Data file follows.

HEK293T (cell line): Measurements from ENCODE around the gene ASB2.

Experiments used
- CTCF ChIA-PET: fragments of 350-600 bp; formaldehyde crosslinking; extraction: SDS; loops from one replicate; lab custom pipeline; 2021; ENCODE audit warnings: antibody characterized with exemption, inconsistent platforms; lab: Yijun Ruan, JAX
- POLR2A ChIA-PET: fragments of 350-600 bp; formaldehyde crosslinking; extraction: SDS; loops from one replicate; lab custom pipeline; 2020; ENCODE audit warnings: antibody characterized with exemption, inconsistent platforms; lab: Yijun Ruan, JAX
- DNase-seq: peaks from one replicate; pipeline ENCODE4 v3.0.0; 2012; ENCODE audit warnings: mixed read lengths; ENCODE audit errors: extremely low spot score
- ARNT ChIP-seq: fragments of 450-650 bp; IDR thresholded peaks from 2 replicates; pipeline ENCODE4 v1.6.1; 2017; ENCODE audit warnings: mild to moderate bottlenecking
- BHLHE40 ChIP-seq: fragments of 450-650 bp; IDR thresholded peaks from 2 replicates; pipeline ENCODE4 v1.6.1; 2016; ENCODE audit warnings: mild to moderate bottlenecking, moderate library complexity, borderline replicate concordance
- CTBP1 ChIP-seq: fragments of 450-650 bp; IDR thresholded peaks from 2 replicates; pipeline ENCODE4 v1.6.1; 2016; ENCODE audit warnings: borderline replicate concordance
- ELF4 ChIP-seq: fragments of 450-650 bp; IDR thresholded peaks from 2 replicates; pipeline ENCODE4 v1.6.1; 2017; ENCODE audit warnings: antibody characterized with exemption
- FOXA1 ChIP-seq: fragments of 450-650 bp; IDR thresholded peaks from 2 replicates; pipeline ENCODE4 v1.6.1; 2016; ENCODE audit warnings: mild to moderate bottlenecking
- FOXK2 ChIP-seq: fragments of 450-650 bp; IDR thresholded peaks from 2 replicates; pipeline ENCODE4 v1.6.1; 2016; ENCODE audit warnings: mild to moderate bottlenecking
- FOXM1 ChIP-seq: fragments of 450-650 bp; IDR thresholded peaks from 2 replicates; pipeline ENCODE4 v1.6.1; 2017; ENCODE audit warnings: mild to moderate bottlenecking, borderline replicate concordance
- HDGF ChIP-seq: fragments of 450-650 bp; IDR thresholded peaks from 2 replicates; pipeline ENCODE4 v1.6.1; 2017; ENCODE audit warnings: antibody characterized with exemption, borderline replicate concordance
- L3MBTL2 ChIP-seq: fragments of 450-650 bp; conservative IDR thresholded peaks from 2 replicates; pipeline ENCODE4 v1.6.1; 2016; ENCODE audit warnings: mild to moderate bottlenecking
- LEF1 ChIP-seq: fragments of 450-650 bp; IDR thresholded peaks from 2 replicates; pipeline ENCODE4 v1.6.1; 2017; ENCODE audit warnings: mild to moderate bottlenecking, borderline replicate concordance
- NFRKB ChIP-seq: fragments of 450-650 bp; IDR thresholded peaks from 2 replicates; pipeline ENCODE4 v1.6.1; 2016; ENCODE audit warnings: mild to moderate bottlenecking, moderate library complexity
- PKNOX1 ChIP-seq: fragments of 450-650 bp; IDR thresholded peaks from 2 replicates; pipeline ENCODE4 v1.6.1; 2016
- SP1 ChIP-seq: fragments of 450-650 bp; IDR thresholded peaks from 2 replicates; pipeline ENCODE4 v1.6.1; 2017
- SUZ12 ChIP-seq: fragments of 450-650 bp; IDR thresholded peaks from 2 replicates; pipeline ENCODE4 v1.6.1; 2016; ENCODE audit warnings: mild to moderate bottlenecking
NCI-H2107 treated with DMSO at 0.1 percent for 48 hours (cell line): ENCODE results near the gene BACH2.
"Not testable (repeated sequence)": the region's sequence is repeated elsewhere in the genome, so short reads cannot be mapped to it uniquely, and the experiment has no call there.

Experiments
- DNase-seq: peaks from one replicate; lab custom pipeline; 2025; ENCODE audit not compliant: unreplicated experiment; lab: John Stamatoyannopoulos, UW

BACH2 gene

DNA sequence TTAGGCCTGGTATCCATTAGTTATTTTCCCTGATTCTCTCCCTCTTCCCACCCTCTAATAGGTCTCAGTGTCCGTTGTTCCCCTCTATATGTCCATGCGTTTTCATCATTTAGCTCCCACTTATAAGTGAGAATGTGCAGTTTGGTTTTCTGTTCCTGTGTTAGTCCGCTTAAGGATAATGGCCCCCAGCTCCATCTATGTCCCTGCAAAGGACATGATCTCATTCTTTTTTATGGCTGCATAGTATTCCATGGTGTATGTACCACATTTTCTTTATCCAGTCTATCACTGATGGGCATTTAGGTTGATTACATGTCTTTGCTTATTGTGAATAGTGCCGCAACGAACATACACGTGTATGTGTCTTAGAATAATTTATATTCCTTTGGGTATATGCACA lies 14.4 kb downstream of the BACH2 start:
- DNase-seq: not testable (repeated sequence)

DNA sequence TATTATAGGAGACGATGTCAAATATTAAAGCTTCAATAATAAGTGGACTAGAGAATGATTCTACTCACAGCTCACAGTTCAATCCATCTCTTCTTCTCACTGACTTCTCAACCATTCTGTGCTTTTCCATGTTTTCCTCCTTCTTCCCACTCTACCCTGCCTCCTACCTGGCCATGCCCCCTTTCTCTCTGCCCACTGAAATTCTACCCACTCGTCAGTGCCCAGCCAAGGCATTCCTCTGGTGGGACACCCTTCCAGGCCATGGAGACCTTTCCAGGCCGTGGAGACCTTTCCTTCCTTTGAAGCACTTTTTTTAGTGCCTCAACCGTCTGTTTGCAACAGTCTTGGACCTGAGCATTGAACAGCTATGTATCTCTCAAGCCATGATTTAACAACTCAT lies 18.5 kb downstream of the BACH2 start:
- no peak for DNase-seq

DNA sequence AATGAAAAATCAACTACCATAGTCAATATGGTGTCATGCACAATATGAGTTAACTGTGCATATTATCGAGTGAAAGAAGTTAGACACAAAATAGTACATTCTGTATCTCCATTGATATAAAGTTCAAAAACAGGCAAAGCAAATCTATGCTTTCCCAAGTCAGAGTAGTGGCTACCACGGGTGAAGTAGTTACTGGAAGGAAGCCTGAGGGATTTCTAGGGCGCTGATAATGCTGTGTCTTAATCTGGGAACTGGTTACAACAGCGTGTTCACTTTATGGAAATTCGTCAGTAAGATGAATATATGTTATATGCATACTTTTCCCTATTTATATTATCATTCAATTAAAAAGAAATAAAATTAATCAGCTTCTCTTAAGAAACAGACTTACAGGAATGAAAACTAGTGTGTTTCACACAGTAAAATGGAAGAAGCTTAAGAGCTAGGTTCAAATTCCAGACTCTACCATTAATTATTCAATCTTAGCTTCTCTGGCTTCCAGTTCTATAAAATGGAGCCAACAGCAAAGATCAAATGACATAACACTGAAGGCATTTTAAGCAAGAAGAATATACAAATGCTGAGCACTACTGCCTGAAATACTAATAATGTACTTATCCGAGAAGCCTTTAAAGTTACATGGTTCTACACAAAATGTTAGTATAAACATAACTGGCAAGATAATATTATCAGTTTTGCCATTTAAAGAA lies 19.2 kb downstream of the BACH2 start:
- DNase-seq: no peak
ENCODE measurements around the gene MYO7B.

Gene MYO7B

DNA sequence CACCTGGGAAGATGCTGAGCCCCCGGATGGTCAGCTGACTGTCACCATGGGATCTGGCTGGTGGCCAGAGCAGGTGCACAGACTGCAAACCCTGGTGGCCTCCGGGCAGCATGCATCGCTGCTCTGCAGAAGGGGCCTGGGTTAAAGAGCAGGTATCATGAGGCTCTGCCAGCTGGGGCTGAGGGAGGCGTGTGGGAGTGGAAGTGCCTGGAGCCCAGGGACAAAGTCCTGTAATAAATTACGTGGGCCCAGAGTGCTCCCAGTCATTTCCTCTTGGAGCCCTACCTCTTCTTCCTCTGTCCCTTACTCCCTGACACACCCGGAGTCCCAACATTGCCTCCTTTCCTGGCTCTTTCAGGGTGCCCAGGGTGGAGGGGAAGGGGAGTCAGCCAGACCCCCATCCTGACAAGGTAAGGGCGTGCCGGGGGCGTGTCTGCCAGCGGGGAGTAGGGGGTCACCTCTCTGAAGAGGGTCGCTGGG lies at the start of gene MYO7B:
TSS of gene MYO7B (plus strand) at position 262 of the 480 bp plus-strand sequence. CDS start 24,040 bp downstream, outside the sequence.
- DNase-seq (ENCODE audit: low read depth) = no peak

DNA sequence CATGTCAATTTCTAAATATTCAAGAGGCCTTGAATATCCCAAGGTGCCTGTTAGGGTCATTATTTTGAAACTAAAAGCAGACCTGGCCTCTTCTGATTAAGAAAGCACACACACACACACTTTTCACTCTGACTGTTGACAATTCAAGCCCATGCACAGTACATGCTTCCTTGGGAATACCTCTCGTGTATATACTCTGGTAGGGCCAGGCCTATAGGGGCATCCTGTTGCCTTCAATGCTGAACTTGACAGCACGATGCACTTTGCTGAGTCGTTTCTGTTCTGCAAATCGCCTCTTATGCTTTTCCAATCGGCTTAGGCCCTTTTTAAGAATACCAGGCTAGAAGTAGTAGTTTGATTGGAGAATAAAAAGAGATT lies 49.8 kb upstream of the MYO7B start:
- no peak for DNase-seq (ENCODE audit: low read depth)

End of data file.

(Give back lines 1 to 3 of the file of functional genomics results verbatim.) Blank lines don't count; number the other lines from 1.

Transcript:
HEK293T (cell line): Measurements from ENCODE around the gene ASB2.

Experiments used
- CTCF ChIA-PET: fragments of 350-600 bp; formaldehyde crosslinking; extraction: SDS; loops from one replicate; lab custom pipeline; 2021; ENCODE audit warnings: antibody characterized with exemption, inconsistent platforms; lab: Yijun Ruan, JAX